@so the pussification of columbia continues they sent you to a hearing because you told someone that they should seek help for an eating disorder? you monster! Just another example of how we let hurt feelings over feeling “offended” usurp logic. Bow to our ovarian ovarylords
@theroommate We spoke with multiple housing admins and they all reassured us not to worry because they completley understood our good intensions. Yet when I got to my trial my OJA “judge” implied that I had committed an act of sexual harrassment. I was copletely shaken and dumbstruck. I was just supposed to sit there (with my advising dean sitting silently in the room) and take this abuse! We tried to recruit the help of other housing/advising/res life admins who agreed that there was nothing wrong with what we did, but no one wanted to go over the head of the OJA. Also, the OJA kept insisting we should have called Public Safety instead of trying to help our friend ourselves. When have we ever been taught that Public Safety is a resource for this type of situation? I asked if I could raise campus awareness about Public Safety as a resource instead of being punished, but my request was completely ignored. If I were a freshman at Columbia I would have left. Something needs to change so other people don’t have to go through this.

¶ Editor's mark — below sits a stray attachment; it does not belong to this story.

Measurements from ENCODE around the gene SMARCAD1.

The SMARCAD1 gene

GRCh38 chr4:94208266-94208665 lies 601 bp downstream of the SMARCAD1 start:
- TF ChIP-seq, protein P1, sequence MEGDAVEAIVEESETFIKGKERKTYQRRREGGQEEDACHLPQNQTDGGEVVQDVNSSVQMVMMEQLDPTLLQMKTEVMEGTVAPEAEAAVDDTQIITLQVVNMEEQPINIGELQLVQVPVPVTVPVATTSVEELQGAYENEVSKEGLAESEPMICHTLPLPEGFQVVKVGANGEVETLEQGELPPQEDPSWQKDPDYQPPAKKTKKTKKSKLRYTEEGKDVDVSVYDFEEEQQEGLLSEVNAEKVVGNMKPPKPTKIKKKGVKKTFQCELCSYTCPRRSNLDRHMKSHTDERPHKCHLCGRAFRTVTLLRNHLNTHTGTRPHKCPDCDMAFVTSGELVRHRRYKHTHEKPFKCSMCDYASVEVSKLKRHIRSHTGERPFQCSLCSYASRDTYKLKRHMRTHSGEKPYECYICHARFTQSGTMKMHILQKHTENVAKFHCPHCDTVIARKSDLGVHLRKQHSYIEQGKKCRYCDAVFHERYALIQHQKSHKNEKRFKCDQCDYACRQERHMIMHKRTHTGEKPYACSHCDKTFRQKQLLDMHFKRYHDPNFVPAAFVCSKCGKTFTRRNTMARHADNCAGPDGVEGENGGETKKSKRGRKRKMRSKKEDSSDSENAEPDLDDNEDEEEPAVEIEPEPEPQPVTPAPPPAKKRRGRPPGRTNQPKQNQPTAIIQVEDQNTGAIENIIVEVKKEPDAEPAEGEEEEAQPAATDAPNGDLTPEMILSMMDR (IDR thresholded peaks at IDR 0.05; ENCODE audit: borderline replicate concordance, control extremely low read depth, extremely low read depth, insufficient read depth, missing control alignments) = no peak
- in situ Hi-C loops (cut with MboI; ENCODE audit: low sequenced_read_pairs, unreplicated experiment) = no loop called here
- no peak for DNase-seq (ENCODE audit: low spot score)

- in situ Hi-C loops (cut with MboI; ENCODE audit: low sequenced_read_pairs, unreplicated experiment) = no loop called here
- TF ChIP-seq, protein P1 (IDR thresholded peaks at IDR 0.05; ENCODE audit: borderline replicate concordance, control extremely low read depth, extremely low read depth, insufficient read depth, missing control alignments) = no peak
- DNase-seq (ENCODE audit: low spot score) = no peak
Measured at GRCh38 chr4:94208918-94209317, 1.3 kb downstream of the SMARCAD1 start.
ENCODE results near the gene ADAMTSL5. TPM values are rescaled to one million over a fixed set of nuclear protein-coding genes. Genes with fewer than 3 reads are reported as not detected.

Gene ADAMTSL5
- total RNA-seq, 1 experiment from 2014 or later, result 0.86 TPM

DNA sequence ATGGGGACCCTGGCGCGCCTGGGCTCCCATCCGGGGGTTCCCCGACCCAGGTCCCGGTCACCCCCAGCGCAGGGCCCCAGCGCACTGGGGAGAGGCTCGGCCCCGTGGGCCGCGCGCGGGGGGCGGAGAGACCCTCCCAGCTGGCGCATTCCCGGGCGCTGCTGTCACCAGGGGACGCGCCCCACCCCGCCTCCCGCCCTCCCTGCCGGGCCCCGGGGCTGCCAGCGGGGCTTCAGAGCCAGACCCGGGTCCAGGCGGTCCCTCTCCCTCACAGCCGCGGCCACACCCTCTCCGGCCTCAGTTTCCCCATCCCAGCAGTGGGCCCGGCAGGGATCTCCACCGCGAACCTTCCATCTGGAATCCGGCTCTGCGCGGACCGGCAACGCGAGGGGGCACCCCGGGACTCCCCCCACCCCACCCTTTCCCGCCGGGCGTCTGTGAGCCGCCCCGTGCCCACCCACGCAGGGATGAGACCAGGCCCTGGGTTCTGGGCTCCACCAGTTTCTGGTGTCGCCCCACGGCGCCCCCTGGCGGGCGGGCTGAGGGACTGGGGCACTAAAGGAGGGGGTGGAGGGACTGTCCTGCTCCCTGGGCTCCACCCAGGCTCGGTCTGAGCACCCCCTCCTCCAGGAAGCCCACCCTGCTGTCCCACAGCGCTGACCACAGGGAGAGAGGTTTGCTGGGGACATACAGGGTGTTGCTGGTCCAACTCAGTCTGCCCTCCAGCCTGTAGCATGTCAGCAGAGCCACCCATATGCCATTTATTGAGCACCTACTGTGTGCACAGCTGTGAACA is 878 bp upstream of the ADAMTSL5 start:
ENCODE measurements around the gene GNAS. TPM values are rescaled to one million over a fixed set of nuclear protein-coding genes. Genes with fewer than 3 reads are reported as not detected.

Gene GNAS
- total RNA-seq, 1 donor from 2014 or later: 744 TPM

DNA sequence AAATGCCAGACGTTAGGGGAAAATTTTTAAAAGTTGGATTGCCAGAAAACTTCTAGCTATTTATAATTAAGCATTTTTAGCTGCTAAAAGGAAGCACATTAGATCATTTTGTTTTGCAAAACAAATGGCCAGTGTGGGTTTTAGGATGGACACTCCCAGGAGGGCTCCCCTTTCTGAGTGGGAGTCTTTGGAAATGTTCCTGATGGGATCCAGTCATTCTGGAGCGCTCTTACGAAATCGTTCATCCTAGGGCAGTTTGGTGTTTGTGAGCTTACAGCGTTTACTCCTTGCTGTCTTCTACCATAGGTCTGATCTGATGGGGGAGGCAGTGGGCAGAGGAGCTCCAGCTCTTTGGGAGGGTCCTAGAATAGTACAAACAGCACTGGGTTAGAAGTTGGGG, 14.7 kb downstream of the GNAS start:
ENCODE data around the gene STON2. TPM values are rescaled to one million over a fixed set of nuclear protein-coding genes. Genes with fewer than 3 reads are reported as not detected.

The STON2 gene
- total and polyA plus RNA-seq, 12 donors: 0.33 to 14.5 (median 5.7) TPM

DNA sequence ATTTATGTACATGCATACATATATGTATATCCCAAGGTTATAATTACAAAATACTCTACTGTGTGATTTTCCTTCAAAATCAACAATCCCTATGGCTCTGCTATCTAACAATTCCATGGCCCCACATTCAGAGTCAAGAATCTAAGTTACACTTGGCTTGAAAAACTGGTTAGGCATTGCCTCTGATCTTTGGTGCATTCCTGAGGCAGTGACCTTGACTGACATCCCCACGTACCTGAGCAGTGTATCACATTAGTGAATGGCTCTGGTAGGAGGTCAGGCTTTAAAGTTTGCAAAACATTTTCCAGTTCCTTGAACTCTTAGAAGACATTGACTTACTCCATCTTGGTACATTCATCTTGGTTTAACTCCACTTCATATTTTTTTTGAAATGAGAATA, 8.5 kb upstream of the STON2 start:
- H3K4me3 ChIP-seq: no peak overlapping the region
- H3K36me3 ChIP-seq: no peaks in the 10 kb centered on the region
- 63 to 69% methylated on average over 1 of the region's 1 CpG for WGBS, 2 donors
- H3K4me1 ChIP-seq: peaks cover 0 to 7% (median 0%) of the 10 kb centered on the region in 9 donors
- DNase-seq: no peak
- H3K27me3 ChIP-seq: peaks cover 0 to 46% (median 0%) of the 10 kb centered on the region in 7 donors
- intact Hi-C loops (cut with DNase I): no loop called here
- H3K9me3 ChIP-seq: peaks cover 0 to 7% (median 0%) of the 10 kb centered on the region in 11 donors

@What is this, the 90s? Are you sure you mean “pogs” and not “cogs”?